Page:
Thursday, March 29, 2012

The Human Centipede 2 (Full Sequence) [film review]

Limited theatrical release in October 2011; now available on DVD, Blu-ray, and video-on-demand
Hands down, The Human Centipede 2 (Full Sequence) is the most vile and unsettling film I've ever seen, and I am by no means a prude. You can't say I wasn't warned - its predecessor, The Human Centipede (First Sequence), upped the ante in the torture porn genre with a premise involving a mad scientist who abducts three people and surgically sews them mouth-to-anus with each other, leaving the trio with just one digestive tract. Where the hell do you go from there? Apparently, a lot further. Despite my normal disinterest in these Saw-types of movies (and horrors in general), the first Human Centipede had a twisted, novel concept that made for an interesting movie, but not a terribly well-done one. Still, there was just enough there to plant the seeds of interest as to where Dutch filmmaker Tom Six would take its followup. Ohhh, that my scarred eyes could now unsee what perverse sickness Six hath cinematically wrought.
The only good thing I can say about The Human Centipede 2 is the on-the-nose casting of screen newcomer Laurence R. Harvey, a 50ish British performance artist. Both Harvey and his "Martin" character are the epitome of creepiness (as this photo will attest), with bulging eyes, greasy hair, bad teeth, and obese body. And as if his physical repugnance wasn't enough, Martin is also saddled with an asthmatic wheeze, some sort of mental handicap stemming from every kind of abuse from his now-incarcerated father, and a lifetime of emotional abuse from his constantly nagging mother, who he still lives with in a dingy London flat. It's the sort of character background composition that feels right off a "damaged movie character 101" checklist. Harvey has zero heavy lifting to do as far as remembering dialogue - he speaks no words, only grunting, whimpering, and occasionally cackling maniacally. Martin works as a security guard at a parking garage, where he occupies his time by watching The Human Centipede over and over on his laptop. Yes, that first time around was apparently just a movie; Six's meta concept isn't nearly as clever as he'd probably like to think it is, though. Eventually, Martin snaps and actually starts implementing the movie's ideas, which he's been studiously detailing in a scrapbook. The goal? To "Frankenstein" together a human centipede made up of four times as many people as was seen in the inspirational source. The parking garage acts as a victim supply pipeline - a handful of the guinea pigs are just in the wrong place at the wrong time, but most of them are unpleasant people who rub Martin the wrong way. As an extension of the meta concept, one of the victims includes actress Ashlynn Yennie, who appeared in the first film and plays herself here. I genuinely felt sorry for her, as she once again ends up naked on screen with her mouth sewn to someone else's asshole. Ms. Yennie, please fire your agent.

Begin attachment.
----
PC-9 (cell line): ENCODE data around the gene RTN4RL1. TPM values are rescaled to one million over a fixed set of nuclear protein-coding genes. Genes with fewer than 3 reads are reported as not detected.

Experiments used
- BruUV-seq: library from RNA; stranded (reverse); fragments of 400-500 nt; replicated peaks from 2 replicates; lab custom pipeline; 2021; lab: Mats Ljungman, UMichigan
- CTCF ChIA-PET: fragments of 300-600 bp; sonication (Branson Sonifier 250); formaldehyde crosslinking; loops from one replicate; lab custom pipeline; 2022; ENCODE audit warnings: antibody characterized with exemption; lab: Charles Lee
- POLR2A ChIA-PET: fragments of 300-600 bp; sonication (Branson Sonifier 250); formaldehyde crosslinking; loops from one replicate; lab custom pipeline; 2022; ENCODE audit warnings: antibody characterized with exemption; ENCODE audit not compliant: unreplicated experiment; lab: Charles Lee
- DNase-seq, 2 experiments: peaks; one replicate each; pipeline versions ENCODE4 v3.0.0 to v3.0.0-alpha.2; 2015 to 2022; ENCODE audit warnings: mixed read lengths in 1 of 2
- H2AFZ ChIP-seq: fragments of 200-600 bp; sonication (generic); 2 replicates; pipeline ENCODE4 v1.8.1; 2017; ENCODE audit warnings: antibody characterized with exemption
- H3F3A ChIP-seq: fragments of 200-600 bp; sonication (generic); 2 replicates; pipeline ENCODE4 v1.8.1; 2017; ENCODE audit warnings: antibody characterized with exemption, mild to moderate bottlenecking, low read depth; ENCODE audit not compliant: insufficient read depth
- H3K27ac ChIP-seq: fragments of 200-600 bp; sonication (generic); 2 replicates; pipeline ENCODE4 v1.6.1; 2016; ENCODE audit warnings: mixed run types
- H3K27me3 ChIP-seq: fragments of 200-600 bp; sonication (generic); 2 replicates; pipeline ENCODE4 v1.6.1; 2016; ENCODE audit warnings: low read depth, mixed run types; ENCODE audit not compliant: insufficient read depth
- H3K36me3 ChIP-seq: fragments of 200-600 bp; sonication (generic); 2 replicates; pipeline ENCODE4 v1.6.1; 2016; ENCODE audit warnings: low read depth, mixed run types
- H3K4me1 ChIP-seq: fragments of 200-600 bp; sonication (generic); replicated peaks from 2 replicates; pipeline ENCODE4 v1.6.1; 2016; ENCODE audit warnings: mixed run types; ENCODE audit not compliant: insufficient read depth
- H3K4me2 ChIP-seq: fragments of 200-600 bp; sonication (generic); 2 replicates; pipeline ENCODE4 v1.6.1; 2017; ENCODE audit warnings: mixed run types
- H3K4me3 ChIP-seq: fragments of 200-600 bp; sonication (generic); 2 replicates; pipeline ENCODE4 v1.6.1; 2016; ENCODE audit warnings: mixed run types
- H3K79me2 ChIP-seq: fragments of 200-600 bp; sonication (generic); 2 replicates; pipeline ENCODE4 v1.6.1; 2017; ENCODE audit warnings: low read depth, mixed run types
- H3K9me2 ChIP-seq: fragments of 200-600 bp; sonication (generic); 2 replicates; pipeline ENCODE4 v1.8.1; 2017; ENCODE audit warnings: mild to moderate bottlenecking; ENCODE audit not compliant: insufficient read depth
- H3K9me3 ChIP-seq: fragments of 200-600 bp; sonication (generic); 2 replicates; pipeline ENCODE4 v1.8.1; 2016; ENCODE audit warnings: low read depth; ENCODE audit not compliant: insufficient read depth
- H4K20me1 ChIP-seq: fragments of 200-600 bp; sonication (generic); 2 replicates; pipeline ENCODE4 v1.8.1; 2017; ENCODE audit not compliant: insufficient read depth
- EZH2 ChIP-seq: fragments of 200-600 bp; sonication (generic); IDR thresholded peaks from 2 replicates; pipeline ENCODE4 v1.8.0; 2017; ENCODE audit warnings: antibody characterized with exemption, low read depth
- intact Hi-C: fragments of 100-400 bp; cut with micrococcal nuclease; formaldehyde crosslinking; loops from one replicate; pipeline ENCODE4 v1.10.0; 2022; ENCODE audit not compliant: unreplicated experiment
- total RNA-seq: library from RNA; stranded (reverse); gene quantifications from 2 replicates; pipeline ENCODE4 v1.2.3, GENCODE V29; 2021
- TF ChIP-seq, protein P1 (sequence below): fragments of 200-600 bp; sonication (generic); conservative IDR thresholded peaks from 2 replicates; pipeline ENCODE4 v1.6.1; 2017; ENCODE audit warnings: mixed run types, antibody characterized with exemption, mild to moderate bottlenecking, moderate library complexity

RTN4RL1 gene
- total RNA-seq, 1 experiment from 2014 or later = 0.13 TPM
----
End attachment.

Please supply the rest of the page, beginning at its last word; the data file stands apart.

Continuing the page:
The Human Centipede 2 made headlines upon its theatrical release last year when it was banned in Australia and the UK (one of only 11 films ever to be banned by British film censors in the last 100 years). Six must have been ecstatic at the free marketing boost the controversy generated for the movie, which was always intended to primarily be a home video release. 32 cuts totalling 2:37 eventually allowed it to be released on DVD, Blu-ray, and video-on-demand in the U.K. The version I saw had all the gore included, including highly disturbing scenes involving a character pleasuring himself with sandpaper, teeth being knocked out with a hammer, scatological trauma, and a birth scene that goes for a payoff so unbelievably wretched you won't believe it. Six is unable to rein in his button-pushing instincts, leaving The Human Centipede 2 as little more than an orgy of sadism that can't disguise the fact it's also really just a super-sized copy of the original. The filmmaker also makes the questionable decision to present the movie in black and white, presumably aiming for a measure of artistic credibility. And God help us all - The Human Centipede 3 (Final Sequence) is now in pre-production.
Rating: F